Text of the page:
I had an appointment with my internist who is even older than me (I am 62). He said I was a-fib and referred me to a cardiologist while starting me on Eliquis, a blood thinner. I had the echo-cardiogram, chemical stress test and a consultation. She stated that 1) I had a prolapsed valve. It seems that this is hereditary and mostly likely have had it since birth. 2) One of the chambers of my heart was enlarged. She feels that this is because I have been in a fib for a long while and the heart has adapted by enlarging the chamber. we discussed options from nothing, staying on Eliquis ($500 a month, not cover by insurance), chemical cardio-conversion, etc. She seemed much more concerned about blood clots over the a-fib. They assign a risk number and she placed me at 0-1 (low). She also said she feels that Ironman is okay for me with my condition.

Back to my internist who stated he feels that I should not do Ironman anymore. He also seems much more concerned with the clotting over the a fib. I am still on the Eliquis as his office gave me a six month supply:) and now considering my future in triathlon.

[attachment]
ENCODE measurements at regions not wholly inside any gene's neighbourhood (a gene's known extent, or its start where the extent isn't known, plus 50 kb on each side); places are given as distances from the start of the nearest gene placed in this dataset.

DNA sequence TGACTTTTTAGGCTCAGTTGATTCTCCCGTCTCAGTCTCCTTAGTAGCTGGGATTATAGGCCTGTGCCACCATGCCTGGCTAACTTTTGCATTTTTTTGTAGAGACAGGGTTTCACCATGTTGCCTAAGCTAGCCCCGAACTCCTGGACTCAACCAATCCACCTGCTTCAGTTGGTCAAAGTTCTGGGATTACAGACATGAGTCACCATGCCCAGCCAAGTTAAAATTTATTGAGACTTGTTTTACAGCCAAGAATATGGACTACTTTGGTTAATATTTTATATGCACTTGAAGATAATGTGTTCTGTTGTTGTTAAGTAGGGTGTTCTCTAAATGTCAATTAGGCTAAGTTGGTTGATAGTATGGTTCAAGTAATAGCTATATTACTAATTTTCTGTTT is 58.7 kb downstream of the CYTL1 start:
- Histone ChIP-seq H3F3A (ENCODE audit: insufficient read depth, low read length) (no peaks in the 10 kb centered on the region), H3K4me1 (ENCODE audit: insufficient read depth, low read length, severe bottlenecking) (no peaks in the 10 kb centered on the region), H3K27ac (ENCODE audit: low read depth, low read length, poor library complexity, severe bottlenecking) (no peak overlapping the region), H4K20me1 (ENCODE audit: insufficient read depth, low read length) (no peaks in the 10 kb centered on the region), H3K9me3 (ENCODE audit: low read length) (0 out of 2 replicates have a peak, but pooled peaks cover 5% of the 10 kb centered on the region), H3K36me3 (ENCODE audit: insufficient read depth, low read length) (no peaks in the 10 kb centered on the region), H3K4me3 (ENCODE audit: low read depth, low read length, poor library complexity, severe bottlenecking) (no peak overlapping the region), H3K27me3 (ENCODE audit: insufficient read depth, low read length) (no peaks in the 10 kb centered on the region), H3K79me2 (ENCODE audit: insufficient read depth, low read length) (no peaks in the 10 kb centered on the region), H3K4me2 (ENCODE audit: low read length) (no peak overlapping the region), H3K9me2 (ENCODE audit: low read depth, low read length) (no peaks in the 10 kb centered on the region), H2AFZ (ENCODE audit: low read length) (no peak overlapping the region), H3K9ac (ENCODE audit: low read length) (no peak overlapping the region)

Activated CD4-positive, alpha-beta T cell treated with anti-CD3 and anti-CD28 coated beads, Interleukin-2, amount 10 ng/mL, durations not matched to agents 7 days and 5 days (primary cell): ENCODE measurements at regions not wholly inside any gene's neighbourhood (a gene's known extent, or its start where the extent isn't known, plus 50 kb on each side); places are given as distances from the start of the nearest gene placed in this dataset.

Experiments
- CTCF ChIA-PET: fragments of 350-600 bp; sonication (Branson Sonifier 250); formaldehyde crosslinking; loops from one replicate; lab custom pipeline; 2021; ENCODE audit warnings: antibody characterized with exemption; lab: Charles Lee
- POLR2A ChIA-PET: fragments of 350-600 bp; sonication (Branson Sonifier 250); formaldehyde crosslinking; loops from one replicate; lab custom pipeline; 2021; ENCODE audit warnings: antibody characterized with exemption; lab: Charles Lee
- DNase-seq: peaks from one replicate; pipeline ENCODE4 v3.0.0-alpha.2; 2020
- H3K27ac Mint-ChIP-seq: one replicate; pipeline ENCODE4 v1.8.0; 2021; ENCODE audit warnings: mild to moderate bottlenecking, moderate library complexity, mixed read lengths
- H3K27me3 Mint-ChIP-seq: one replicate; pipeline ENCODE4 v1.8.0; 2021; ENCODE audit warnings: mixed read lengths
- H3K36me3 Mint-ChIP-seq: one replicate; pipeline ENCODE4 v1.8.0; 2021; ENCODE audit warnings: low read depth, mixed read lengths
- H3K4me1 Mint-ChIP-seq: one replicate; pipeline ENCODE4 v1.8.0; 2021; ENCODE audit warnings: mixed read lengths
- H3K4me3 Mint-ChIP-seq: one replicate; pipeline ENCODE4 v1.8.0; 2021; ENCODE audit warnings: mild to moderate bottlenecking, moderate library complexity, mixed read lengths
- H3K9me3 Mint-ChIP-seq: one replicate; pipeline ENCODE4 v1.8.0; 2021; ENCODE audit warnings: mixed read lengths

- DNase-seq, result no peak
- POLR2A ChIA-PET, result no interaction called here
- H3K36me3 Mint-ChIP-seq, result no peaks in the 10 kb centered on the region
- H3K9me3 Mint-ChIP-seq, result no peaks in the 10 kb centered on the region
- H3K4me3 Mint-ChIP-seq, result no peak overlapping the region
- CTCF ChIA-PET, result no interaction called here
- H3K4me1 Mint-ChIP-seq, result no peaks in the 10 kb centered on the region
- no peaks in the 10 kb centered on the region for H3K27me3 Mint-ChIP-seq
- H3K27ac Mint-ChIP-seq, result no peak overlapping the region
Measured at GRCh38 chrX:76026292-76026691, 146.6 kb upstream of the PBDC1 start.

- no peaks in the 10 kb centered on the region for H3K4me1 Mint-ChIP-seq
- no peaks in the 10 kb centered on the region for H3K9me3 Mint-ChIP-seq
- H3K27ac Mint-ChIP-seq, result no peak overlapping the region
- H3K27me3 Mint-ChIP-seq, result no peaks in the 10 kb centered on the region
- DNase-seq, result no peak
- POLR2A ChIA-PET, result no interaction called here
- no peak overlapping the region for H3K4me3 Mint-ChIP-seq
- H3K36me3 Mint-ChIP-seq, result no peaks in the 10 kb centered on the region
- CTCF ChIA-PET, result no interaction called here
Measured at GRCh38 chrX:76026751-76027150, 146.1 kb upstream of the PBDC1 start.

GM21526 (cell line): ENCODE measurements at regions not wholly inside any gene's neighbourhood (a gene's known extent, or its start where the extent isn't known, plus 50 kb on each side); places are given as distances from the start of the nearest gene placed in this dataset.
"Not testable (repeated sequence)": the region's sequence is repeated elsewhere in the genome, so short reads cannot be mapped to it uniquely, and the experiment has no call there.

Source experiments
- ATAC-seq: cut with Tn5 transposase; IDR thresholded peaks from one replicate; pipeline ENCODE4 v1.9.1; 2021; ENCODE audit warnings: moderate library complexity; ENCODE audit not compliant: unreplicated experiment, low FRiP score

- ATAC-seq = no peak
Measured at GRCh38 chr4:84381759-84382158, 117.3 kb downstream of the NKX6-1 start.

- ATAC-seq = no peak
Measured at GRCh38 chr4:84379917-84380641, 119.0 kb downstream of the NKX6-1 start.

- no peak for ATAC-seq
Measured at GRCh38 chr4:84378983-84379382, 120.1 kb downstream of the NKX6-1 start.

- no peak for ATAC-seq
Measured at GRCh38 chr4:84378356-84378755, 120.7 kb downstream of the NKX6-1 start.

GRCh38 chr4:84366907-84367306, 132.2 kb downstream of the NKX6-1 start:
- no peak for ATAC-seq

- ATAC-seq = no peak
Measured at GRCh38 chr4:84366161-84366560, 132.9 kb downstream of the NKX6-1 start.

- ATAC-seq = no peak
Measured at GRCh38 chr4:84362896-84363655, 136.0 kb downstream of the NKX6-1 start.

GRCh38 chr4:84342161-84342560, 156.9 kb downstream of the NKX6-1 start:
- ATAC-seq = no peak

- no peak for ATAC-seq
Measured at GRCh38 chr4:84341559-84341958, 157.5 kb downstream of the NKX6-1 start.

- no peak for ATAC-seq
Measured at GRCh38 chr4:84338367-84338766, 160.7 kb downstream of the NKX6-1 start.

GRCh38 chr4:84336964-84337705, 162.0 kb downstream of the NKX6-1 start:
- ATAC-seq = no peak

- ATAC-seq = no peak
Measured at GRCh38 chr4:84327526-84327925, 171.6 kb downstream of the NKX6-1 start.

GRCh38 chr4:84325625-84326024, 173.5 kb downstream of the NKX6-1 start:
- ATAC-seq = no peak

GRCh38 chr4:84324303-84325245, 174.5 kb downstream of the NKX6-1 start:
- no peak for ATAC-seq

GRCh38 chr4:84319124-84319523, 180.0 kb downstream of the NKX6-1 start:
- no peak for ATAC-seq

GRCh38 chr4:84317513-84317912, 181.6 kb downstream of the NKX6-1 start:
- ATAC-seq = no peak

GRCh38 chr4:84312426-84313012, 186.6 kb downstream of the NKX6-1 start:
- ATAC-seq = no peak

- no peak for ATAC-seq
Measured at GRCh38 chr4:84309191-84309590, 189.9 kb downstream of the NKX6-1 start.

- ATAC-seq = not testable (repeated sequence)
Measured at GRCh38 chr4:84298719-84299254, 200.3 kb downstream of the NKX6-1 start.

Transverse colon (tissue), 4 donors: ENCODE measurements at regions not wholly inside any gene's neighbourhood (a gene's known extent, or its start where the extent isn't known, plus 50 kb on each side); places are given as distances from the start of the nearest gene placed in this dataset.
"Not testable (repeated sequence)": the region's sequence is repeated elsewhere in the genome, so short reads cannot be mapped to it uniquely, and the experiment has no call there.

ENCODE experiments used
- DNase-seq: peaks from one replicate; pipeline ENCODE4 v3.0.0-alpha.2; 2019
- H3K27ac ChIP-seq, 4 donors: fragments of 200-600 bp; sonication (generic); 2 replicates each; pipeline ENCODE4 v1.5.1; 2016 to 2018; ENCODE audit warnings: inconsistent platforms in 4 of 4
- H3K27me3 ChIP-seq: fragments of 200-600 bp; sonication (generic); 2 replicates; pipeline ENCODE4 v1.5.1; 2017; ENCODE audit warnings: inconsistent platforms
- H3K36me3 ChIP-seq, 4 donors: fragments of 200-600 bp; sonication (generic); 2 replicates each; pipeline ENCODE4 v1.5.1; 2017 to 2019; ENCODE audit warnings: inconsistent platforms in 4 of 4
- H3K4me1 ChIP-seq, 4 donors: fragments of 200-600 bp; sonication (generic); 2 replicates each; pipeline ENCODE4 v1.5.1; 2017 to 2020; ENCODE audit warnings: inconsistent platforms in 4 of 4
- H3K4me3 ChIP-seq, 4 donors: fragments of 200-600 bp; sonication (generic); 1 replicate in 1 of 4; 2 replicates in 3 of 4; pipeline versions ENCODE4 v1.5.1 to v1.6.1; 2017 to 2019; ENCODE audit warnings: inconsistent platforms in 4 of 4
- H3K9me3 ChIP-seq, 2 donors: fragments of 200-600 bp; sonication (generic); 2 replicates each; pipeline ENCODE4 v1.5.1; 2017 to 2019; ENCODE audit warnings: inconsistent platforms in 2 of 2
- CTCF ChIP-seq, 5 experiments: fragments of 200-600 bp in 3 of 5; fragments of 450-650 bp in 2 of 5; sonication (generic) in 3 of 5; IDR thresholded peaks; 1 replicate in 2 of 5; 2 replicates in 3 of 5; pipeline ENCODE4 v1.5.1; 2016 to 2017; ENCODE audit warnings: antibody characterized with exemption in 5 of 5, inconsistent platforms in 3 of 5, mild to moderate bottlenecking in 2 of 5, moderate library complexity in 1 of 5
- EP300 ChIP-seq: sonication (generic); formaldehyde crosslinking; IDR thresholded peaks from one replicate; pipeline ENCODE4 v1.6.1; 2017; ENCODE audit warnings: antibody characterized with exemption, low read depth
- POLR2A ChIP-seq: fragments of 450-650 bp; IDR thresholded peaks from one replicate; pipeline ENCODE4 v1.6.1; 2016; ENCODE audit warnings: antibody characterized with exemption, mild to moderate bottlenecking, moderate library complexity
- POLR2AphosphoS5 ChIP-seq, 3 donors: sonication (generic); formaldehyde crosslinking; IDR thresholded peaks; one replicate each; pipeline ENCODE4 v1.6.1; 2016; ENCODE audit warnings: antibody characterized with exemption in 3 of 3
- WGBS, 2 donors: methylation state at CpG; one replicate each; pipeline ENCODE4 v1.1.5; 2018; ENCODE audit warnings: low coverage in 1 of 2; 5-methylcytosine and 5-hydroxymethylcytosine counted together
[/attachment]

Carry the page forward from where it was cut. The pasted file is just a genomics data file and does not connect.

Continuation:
Sucks as with the changes to the Ironman Legacy policy I am only a few races away from qualifying for Hawaii!

We will be seeking a third opinion soon.



.

Once, I was fast. But I got over it.
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Re: Atrial fibrillation as a athlete. [hblake] [ In reply to ]
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HI thanks for your response. I am going to be set up with a Holter monitor on March 14th to track me for 24hrs to see how the heart rhythm is then they will see what the next step will be. The take home i get with all the stories is this is a marathon not a sprint. Question have you stopped training ? And how cautious are you to start.

"Be your best cheerleader , not your worst critic.”
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Re: Atrial fibrillation as a athlete. [Kirch] [ In reply to ]